Planning reform a ‘golden opportunity’ for public and private sector to tackle housing shortage



Neil Collar, head of Brodies’ Planning Group
Neil Collar, head of Brodies’ Planning Group

The Scottish Government’s ongoing consultation on the future of planning in Scotland presents a ‘golden opportunity’ for the private and public sectors to work in partnership to tackle the shortage of new homes, a housebuilding conference hosted by Brodies LLP heard.

A new era of collaboration is required to tackle delays in decision-making and bring clarity on the provision of infrastructure to support new developments, delegates were told.

The housebuilding conference in Edinburgh, which was attended by 180 delegates, coincided with the publication of a survey of leading figures in the sector which showed that delays to planning consent and infrastructure costs are regarded as the biggest barriers to building new homes. Of the housebuilders, developers, contractors, architects, professional advisers and funders surveyed, 41.6 per cent cited delays in consenting as the biggest problem, with infrastructure costs, such as the provision of road links and utilities, cited by 32 per cent.

It has been estimated that some 23,000 new homes will need to be built in each year to keep up with the growing number of households in Scotland, however only 15,500 homes were built in 2014. This figure is 40 per cent lower than prior to the recession. However, with the Scottish Government having announced a £50 million infrastructure fund this week, and with a review of the planning system currently underway, there was confidence among delegates at the conference that the industry could grow to meet pre-recession levels in the next few years.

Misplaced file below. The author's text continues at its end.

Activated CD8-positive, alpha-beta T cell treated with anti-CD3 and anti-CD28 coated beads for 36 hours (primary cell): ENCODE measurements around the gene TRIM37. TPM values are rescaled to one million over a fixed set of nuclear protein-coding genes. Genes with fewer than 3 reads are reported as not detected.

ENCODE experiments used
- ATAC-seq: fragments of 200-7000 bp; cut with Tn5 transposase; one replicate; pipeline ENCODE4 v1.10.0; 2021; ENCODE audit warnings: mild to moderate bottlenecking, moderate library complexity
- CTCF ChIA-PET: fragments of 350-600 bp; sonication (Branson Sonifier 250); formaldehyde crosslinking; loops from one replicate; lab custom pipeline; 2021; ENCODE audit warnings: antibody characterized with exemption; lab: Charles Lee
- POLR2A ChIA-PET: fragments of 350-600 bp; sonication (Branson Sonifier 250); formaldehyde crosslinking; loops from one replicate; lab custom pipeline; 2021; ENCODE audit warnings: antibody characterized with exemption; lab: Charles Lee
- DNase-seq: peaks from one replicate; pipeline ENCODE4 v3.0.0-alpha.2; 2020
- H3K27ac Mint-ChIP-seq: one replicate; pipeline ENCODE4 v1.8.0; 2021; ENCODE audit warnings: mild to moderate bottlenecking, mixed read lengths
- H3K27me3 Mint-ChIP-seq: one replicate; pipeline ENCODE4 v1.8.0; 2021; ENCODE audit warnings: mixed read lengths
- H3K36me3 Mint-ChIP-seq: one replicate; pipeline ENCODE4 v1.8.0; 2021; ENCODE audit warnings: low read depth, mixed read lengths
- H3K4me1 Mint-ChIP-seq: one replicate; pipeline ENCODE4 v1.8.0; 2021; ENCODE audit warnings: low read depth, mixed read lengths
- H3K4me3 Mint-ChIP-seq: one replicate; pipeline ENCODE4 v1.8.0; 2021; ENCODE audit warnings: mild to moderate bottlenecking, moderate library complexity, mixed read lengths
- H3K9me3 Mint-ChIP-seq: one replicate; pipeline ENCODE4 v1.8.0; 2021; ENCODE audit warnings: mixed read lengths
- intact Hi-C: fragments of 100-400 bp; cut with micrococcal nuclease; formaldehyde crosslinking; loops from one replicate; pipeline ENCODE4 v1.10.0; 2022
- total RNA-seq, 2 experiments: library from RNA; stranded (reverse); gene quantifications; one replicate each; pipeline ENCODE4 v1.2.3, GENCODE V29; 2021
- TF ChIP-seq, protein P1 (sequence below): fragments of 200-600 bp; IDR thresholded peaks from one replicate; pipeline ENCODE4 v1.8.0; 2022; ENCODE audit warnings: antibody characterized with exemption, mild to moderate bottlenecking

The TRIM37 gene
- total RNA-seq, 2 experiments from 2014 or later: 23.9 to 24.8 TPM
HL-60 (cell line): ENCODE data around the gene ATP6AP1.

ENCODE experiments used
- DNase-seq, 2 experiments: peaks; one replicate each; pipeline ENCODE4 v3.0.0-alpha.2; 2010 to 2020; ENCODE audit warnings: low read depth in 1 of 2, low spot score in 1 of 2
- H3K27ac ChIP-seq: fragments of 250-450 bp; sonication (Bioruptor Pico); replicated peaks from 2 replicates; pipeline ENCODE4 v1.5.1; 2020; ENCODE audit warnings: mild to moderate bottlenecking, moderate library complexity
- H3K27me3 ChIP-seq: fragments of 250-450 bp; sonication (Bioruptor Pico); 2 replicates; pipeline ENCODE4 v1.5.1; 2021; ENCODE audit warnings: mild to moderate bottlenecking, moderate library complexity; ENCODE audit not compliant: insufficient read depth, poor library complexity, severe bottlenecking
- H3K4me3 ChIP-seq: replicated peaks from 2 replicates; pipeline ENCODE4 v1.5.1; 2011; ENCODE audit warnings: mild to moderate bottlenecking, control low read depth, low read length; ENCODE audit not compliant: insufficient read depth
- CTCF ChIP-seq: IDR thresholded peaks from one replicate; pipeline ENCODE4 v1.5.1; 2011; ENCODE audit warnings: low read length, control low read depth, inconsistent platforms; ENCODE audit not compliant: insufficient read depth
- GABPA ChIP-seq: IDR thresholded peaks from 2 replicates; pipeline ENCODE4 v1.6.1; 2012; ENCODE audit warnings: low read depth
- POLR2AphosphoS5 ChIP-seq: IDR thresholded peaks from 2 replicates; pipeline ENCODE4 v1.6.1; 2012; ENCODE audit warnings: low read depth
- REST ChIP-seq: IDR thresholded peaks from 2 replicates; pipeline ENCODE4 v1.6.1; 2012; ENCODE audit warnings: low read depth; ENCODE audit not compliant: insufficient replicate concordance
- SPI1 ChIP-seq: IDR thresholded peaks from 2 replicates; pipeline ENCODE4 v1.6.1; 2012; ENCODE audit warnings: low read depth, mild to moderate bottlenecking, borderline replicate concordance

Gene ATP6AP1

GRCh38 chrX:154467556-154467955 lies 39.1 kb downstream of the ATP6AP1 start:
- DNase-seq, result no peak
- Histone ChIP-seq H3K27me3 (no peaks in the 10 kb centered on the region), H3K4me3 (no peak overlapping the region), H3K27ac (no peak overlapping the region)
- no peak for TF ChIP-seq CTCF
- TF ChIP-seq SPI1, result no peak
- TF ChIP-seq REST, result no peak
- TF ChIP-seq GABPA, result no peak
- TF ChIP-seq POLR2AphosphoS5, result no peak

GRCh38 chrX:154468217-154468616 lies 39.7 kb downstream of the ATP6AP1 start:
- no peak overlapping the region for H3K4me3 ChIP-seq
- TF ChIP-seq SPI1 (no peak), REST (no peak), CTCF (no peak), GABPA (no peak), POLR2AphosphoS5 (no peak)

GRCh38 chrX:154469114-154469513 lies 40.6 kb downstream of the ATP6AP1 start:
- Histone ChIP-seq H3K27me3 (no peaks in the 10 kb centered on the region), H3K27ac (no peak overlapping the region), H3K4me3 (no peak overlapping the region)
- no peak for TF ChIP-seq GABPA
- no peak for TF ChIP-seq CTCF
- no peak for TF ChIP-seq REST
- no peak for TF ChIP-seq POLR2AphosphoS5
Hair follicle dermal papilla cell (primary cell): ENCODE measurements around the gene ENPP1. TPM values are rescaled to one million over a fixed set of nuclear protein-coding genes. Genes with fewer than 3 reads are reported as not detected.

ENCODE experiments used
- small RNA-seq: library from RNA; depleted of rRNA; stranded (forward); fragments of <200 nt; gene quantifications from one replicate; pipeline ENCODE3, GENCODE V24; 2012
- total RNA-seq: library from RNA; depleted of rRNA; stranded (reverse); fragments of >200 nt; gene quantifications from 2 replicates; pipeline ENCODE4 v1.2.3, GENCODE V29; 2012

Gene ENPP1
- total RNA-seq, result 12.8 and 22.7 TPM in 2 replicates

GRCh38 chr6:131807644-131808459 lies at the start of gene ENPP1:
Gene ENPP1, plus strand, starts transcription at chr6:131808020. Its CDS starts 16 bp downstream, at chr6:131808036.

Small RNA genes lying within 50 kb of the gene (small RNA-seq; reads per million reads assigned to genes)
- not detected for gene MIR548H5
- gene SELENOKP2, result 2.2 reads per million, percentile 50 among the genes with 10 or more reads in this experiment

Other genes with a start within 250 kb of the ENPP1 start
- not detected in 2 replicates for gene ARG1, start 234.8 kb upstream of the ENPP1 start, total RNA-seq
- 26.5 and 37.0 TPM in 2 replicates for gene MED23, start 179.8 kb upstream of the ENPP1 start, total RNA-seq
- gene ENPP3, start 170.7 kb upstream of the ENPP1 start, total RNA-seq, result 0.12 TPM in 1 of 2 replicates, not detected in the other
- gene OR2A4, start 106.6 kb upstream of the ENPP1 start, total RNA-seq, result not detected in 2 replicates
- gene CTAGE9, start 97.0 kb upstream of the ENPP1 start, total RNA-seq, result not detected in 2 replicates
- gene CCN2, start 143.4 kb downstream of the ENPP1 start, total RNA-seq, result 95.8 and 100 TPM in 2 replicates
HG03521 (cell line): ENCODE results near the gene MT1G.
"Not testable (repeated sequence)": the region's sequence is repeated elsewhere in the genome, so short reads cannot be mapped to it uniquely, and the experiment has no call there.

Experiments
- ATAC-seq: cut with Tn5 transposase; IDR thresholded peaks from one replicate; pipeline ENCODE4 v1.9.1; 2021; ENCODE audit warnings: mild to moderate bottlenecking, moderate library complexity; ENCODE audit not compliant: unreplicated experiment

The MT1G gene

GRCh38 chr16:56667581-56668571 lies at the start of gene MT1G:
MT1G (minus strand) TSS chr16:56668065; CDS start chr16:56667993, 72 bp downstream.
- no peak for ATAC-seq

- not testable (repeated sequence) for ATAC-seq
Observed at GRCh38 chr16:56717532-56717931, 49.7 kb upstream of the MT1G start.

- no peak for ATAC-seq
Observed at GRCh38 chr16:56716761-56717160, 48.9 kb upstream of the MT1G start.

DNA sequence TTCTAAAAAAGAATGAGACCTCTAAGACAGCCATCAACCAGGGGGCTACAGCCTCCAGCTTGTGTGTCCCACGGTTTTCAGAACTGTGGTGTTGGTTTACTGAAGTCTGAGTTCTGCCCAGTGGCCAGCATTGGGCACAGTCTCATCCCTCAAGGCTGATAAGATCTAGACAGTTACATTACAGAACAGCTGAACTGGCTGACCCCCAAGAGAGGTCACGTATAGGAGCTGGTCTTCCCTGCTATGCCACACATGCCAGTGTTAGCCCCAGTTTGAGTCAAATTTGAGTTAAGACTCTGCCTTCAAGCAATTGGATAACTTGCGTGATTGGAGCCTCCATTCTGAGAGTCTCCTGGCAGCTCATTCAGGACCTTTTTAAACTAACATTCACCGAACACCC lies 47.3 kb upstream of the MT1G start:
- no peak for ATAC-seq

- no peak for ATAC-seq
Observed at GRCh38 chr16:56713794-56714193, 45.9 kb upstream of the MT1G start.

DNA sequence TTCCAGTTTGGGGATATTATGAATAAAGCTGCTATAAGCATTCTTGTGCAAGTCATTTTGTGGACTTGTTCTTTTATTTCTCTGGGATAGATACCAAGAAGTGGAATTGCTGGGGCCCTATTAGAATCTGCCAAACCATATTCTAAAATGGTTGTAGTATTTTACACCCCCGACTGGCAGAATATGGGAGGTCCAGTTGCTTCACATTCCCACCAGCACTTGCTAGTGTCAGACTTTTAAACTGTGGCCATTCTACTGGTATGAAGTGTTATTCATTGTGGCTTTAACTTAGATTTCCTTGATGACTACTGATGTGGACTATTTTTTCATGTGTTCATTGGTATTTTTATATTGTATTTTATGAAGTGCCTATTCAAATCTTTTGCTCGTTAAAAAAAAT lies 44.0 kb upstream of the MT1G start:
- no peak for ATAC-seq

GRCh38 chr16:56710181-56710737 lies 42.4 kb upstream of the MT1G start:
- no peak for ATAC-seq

Speaking at the conference, Andrew Mickel, chairman of the housebuilding division of Mactaggart & Mickel, agreed that reform of the planning system to speed up decision-making and greater clarity on the funding of infrastructure packages were the sector’s most pressing concerns. He added that a 10 per cent increase in new builds year-on-year was achievable and would return Scotland to pre-recession construction levels within four years.

“With the completions that have recently been announced by some developers, I think it shows that it would be achievable to get back to pre-recession levels of housebuilding within a relatively short time-frame,” he said.

“There is a need for reform of the planning system. Greater efficiency and speed of processing of applications would be a big help for the industry as a whole. Getting everyone to understand that developers need to have a managed and reasonable payment profile would also be hugely beneficial.

“It’s very welcome to see that the Scottish Government has clearly recognised that there is an issue with regards to infrastructure funding, and I hope that (last) week’s announcement is the start of more money to come, as £50 million will disappear very quickly.”

Neil Collar, head of Brodies’ Planning Group, welcomed the focus on delivery in recent draft planning advice issued by the Scottish Government on Housing and Infrastructure.

Alasdair Fleming, co-head of Brodies’ Housebuilding Group, added: “Historically, this country has been led out of every recession in modern times by an increase in activity in the housebuilding sector.  With the recession now behind us, we must aim to capitalise on the potential for economic growth which a strong housebuilding industry will bring, something that Andrew highlighted at the conference. To do so, we must meet head on, and as a matter of urgency, the very real issues in relation to the planning function and the funding of infrastructure costs.”



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